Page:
New Evidence on Sex Segregation and Sex Differences in Wages from Matched Employee-Employer Data
We use new matched employer-employee data to estimate the contributions of sex segregation and wage differences by sex within occupation, industry, establishment, and occupation-establishment cells to the overall sex gap in wages. In contrast to earlier data used to study this question, our data cover all industries and occupations across all regions of the United States. We find that segregation of women into lower-paying occupations, industries, establishments, and occupations within establishments accounts for a sizable fraction of the sex gap in wages. Nonetheless, approximately one-half of the sex gap in wages remains attributable to the individual's sex.
If you experience problems downloading a file, check if you have the proper application to view it first. In case of further problems read the IDEAS help page. Note that these files are not on the IDEAS site. Please be patient as the files may be large.
As the access to this document is restricted, you may want to look for a different version under "Related research" (further below) or search for a different version of it.
References listed on IDEAS
Please report citation or reference errors to , or , if you are the registered author of the cited work, log in to your RePEc Author Service profile, click on "citations" and make appropriate adjustments.:
- Judith Fields & Edward N. Wolff, 1995. "Interindustry Wage Differentials and the Gender Wage Gap," ILR Review, Cornell University, ILR School, vol. 49(1), pages 105-120, October.
- Brown, Charles & Medoff, James, 1989.
"The Employer Size-Wage Effect,"
Journal of Political Economy,
University of Chicago Press, vol. 97(5), pages 1027-59, October.
- Polachek, Solomon William, 1975. "Differences in Expected Post-school Investments as a Determinant of Market Wage Differentials," International Economic Review, Department of Economics, University of Pennsylvania and Osaka University Institute of Social and Economic Research Association, vol. 16(2), pages 451-70, June.
- Sanders Korenman & David Neumark, 1990.
"Marriage, Motherhood, and Wages,"
NBER Working Papers
3473, National Bureau of Economic Research, Inc.
- Oaxaca, Ronald, 1973. "Male-Female Wage Differentials in Urban Labor Markets," International Economic Review, Department of Economics, University of Pennsylvania and Osaka University Institute of Social and Economic Research Association, vol. 14(3), pages 693-709, October.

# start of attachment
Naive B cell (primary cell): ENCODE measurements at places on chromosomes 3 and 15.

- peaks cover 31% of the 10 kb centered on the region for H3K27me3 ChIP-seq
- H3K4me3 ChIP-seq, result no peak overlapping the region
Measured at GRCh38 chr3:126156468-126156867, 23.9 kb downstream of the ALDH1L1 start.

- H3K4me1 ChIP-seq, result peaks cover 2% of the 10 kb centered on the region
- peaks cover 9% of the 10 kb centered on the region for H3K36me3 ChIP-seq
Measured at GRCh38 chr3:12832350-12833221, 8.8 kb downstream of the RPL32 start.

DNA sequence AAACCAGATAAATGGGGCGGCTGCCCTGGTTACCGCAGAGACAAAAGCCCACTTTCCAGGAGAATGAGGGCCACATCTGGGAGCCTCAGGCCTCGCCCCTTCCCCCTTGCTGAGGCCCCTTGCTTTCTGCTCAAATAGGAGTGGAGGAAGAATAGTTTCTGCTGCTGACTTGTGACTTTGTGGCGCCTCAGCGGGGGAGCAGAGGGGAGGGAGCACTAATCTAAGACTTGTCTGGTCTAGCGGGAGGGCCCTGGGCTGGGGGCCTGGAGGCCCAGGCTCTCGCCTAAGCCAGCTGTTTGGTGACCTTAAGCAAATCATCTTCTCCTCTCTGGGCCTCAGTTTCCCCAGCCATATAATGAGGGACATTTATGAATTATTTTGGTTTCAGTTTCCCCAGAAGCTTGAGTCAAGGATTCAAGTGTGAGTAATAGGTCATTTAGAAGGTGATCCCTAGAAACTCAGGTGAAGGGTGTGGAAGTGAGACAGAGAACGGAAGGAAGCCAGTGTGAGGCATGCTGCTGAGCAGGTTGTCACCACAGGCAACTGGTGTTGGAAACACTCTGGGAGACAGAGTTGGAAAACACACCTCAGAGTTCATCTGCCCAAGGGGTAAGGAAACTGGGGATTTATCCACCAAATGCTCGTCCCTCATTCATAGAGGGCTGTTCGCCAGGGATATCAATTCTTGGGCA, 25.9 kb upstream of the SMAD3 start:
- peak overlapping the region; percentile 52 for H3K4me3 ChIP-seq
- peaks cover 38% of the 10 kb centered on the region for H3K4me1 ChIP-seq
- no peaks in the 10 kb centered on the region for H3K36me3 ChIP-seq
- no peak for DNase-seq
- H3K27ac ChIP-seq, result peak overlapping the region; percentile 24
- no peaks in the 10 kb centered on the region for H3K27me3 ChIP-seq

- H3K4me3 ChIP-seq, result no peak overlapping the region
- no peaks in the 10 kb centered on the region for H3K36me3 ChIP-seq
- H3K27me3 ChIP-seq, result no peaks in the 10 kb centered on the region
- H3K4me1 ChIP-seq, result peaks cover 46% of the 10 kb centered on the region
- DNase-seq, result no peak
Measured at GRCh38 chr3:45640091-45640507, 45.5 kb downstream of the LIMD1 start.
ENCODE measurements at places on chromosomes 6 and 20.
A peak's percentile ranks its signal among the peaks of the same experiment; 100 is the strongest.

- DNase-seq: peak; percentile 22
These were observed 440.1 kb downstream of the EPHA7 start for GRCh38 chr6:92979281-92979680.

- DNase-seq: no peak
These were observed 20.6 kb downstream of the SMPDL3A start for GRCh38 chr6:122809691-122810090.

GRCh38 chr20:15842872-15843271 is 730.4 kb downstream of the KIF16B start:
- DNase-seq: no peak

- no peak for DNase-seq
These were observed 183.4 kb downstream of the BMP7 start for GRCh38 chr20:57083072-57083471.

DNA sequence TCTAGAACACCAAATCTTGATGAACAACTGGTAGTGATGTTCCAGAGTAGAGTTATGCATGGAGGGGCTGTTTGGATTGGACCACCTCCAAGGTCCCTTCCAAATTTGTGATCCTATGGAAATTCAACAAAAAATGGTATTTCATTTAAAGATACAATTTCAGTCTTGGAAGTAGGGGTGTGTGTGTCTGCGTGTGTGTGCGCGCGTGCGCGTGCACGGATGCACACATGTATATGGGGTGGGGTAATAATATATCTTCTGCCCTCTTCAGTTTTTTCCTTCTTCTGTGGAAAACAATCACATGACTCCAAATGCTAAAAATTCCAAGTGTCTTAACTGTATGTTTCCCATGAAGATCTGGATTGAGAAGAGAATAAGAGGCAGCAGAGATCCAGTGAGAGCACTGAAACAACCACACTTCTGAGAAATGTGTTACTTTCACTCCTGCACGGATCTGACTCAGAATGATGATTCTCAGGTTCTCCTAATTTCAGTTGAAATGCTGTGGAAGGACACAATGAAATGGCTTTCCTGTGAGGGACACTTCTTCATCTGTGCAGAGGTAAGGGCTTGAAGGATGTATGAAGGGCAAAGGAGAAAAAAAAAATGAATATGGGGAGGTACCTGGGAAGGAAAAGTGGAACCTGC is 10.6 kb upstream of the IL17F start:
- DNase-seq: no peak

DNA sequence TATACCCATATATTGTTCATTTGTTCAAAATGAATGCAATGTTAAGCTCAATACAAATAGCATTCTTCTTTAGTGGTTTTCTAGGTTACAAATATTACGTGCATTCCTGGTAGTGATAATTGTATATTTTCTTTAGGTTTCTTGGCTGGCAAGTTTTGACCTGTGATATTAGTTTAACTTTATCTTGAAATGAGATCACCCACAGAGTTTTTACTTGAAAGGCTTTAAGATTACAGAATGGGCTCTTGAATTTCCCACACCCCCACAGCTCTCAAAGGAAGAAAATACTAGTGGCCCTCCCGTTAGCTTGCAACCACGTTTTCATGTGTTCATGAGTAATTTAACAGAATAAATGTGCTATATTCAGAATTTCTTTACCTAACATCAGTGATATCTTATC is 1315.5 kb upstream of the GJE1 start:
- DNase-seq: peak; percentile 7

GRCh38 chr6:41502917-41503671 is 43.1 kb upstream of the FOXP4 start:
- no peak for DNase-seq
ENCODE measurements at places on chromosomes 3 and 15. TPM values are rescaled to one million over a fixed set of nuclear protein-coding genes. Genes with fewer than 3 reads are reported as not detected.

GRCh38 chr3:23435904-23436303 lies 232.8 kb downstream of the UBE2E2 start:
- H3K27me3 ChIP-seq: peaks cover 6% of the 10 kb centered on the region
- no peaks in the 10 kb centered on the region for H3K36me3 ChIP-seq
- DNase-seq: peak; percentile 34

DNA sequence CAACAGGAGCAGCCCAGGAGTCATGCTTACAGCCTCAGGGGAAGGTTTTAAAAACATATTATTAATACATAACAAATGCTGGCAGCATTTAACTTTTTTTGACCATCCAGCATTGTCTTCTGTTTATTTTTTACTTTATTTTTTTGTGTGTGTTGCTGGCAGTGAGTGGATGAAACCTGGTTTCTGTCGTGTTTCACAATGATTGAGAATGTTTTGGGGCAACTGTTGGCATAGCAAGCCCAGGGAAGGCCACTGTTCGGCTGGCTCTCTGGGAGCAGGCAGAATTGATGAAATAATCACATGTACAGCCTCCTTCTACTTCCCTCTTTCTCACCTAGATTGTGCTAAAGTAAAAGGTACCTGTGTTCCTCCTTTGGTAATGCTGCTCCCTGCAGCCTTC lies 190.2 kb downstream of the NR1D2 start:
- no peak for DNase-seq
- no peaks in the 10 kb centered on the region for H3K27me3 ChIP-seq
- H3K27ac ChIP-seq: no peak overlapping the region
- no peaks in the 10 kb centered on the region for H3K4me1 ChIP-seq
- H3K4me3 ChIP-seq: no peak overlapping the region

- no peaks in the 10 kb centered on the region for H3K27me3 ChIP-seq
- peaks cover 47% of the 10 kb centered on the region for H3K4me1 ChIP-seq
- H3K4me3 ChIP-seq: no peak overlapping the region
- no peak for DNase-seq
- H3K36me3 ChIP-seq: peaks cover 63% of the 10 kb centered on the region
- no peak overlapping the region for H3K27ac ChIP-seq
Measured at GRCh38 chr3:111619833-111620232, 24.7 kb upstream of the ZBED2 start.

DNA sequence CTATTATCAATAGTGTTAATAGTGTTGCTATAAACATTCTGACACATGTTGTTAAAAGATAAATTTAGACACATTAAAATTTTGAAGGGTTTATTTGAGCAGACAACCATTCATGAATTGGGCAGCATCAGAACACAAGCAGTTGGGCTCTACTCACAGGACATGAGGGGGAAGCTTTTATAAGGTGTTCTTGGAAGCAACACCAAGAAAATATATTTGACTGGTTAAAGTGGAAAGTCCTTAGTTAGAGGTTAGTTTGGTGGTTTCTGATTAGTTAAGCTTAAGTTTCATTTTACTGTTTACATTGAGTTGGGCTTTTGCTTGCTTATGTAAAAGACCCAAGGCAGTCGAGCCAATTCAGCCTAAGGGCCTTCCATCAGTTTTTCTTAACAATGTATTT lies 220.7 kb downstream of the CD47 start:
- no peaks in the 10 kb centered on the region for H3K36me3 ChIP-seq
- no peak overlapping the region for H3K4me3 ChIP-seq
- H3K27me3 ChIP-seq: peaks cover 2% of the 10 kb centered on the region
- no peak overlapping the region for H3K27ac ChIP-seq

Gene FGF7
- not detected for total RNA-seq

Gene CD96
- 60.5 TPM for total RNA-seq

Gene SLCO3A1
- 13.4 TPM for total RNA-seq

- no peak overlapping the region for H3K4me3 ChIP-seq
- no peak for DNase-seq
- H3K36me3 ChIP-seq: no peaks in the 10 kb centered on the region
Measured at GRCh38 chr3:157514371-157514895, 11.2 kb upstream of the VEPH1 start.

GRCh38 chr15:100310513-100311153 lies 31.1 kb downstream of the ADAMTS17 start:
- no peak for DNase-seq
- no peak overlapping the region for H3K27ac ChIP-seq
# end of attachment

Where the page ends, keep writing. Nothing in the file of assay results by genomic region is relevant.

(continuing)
- Sanders Korenman & David Neumark, 1991.
"Does Marriage Really Make Men More Productive?,"
Journal of Human Resources,
University of Wisconsin Press, vol. 26(2), pages 282-307.
- Johnson, George & Solon, Gary, 1986. "Estimates of the Direct Effects of Comparable Worth Policy," American Economic Review, American Economic Association, vol. 76(5), pages 1117-25, December.
- Kenneth R Troske & William J Carrington, 1996.
"Sex Segregation in U.S. Manufacturing,"
96-4, Center for Economic Studies, U.S. Census Bureau.
- David Neumark, 1988.
"Employers' Discriminatory Behavior and the Estimation of Wage Discrimination,"
Journal of Human Resources,
University of Wisconsin Press, vol. 23(3), pages 279-295.
- David Neumark, 1987. "Employers' discriminatory behavior and the estimation of wage discrimination," Special Studies Papers 227, Board of Governors of the Federal Reserve System (U.S.).
- Elaine Sorensen, 1989. "Measuring the Pay Disparity between Typically Female Occupations and other Jobs: A Bivariate Selectivity Approach," ILR Review, Cornell University, ILR School, vol. 42(4), pages 624-639, July.
- Erica L. Groshen, 1987.
"The structure of the female/male wage differential: is it who you are, what you do, or where you work?,"
8708, Federal Reserve Bank of Cleveland.
- Erica L. Groshen, 1991. "The Structure of the Female/Male Wage Differential: Is It Who You Are, What You Do, or Where You Work?," Journal of Human Resources, University of Wisconsin Press, vol. 26(3), pages 457-472.
- Macpherson, David A & Hirsch, Barry T, 1995. "Wages and Gender Composition: Why Do Women's Jobs Pay Less?," Journal of Labor Economics, University of Chicago Press, vol. 13(3), pages 426-71, July.
- Elaine Sorensen, 1990. "The Crowding Hypothesis and Comparable Worth," Journal of Human Resources, University of Wisconsin Press, vol. 25(1), pages 55-89.
When requesting a correction, please mention this item's handle: RePEc:ucp:jlabec:v:21:y:2003:i:4:p:887-922. See general information about how to correct material in RePEc.
For technical questions regarding this item, or to correct its authors, title, abstract, bibliographic or download information, contact: (Journals Division)
If references are entirely missing, you can add them using this form.